Indiana Jones and the Last Crusade

1989

Action / Adventure

181
Rotten Tomatoes Critics - Certified Fresh 88%
Rotten Tomatoes Audience - Upright 94%
IMDb Rating 8.3

Synopsis


Uploaded By: Bokutox
Downloaded 113,868 times
September 13, 2012 at 12:02 am

Cast

Harrison Ford as Indiana Jones
Sean Connery as Professor Henry Jones
Alison Doody as Elsa
Denholm Elliott as Marcus Brody
720p 1080p
801.18 MB
1280*544
English
E
English
23.976 fps
2hr 7 min
P/S 3 / 14
1.81 GB
1920*816
English
E
English
23.976 fps
2hr 7 min
P/S 26 / 55

Movie Reviews

Reviewed by jonathon_naylor 10 / 10

Top-Notch Entertainment

Everything clicks in this action-packed cliffhanger. In his third (and what for years what thought to be his last) adventure, Indy is on the hunt for that ultimate treasure, the Holy Grail. Along the way he must contend with Nazis, a secret brotherhood and, of course, snakes. Sean Connery is a wonderful addition as Indy's father, and the chemistry between he and star Harrison Ford may just be one of the best in film history. The movie is a true rarity in that its attempts to outdo each preceding chase sequence succeed. Though children might have trouble interpreting the plot, this crusade is one people of all ages will enjoy.

Reviewed by Kristine (kristinedrama14@msn.com) 10 / 10

The best of the Indiana Jones trilogy

Indiana Jones, the man, the legend, the whip. Everyone I know has seen at least one of the Indiana Jones movies and usually Raiders of the Lost Ark is their favorite. Now I loved Raiders of the Lost Ark, I also really loved Temple of Doom even though it gets a lot of hate for it's darkness. But The Last Crusade is my favorite of the trilogy and the strongest in my opinion. For goodness's sake we have Sean Connery as Indiana's father, how could we get any better than that? I love his way of saying "Junior!", always gets me in a good chuckle. Harrison Ford still has that same Indy charm that swoons the ladies, the adventure that captivates the guys and takes us on an incredible journey that we'll never forget.

In 1938, Indiana finally recovers the Cross and donates it to his friend Marcus Brody's museum. Indiana is later taken to the residence of wealthy businessman Walter Donovan, who informs him that his father has vanished while searching for the Holy Grail, leaving behind partial directions from an incomplete stone tablet along with his diary containing his life's work on the Grail. Indiana and Marcus travel to Venice to investigate Henry's disappearance, meeting up with his colleague Elsa Schneider. Discovering catacombs beneath the library where Henry was last seen, Indiana and Elsa find the tomb of Sir Richard, a knight of the First Crusade who is buried with a complete version of the tablet. Indiana finds his father, only to be betrayed by Elsa, who reveals that she and Donovan are working with the Nazis to find the Grail. The Nazis steal the Grail diary and capture Marcus in Iskenderun, where he was sent with pages from the diary to seek the protection of Sallah. The Joneses manage to escape the castle and follow the Nazis to Berlin, where they recover the diary from Elsa. The Joneses, Marcus and Sallah arrive to find that the Nazis are unable to pass through three "trials" of God. After Indy's father gets shot, he doesn't have much of a choice as to pass the trials and choose the correct cup to save his father's life.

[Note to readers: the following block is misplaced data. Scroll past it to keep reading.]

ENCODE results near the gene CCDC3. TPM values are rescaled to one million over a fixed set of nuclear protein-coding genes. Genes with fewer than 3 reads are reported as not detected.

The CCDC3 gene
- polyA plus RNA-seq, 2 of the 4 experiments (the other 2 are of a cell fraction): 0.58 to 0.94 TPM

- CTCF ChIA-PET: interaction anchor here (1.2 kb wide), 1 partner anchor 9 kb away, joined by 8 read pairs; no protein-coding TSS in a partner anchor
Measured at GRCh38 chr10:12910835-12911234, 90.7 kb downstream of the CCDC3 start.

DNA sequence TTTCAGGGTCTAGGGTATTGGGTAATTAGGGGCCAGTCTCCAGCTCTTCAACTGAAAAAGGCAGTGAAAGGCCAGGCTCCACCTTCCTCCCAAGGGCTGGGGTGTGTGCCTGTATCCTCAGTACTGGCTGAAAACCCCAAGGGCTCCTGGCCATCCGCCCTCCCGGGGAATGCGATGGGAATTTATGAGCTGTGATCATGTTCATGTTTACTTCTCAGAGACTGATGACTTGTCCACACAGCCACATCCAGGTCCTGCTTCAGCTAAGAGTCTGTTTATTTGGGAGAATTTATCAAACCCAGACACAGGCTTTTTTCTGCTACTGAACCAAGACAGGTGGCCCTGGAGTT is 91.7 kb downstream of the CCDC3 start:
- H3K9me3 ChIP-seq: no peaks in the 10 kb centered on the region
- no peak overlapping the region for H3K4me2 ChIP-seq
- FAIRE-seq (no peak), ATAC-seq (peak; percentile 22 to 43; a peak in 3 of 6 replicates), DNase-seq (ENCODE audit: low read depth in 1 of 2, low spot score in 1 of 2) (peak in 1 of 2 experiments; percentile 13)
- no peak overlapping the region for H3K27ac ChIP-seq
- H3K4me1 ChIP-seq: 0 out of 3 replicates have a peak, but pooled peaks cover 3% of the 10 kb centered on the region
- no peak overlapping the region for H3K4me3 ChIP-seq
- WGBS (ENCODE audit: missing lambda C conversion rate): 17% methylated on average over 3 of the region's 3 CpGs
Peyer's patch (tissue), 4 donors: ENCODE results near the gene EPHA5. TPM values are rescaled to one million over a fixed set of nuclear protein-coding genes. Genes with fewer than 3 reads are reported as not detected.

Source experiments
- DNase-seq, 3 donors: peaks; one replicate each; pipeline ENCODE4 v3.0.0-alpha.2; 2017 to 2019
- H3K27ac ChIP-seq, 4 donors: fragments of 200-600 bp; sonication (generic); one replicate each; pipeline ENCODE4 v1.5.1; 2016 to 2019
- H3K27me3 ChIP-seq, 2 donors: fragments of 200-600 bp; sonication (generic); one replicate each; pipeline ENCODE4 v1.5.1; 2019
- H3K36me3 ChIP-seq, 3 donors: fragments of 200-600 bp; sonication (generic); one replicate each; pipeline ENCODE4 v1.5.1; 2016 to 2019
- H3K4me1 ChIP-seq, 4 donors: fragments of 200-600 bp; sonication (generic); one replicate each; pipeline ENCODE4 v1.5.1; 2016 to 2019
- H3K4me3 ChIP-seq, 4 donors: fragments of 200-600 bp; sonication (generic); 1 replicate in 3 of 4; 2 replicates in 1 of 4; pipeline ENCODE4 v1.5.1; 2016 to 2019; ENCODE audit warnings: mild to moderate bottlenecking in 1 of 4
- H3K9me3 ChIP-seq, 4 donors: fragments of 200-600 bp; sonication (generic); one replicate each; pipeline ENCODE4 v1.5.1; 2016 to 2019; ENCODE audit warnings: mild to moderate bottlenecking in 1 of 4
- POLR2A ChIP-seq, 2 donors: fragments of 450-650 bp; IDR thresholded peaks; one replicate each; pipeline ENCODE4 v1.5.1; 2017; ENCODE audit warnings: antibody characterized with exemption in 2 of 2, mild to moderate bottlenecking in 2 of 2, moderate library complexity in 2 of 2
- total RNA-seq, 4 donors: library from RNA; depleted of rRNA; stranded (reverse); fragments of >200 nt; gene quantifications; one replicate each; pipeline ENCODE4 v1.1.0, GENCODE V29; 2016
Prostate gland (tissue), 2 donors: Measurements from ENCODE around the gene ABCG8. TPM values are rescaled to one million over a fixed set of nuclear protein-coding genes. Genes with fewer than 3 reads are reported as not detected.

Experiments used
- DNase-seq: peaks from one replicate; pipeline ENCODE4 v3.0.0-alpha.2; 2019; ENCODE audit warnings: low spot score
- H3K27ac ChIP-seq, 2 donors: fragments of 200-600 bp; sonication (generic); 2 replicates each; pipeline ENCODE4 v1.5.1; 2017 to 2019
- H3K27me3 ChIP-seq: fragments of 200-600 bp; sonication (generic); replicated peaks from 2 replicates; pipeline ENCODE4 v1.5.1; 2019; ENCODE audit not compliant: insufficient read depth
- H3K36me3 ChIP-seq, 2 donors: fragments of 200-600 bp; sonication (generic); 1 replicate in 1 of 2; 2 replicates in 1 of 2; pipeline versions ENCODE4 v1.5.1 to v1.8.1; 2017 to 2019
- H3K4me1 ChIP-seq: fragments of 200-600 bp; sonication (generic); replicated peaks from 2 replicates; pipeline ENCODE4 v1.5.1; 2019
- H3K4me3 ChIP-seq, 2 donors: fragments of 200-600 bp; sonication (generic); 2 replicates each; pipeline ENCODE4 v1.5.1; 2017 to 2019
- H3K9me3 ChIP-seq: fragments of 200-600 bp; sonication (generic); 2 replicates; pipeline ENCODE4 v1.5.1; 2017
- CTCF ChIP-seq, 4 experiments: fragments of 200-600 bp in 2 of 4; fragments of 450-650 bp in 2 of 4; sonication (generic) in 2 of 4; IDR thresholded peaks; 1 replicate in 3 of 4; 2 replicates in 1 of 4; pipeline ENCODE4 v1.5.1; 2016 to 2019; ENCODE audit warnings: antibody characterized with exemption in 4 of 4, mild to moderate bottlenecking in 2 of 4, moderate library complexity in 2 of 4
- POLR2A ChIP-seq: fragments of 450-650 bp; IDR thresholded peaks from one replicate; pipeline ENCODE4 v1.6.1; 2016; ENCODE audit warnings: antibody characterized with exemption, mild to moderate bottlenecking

Indiana Jones and the Last Crusade is one of my favorite movies of all time, it's just a flawless movie that will always be timeless. My future kids will watch these movies, they're just a lot of fun. Who said archeology can't be fun? This also has one of the most exciting chase scenes of all time, Indiana is trying to rescue his father and a friend from a Nazi tank and he is on a horse, a brutal fight ensues and was just so exciting to watch. I've watched this movie since I was a little girl and I still watch it with pleasure today, even with my friends we love watching Indiana and his adventures. They're an absolute blast and if you haven't seen Indiana Jones and the Last Crusade, please take the first opportunity you have to watch it, it's a great movie.

10/10

Reviewed by Li-1 10 / 10

The Last Crusade is the best of the Indy trilogy.

Rating: **** out of ****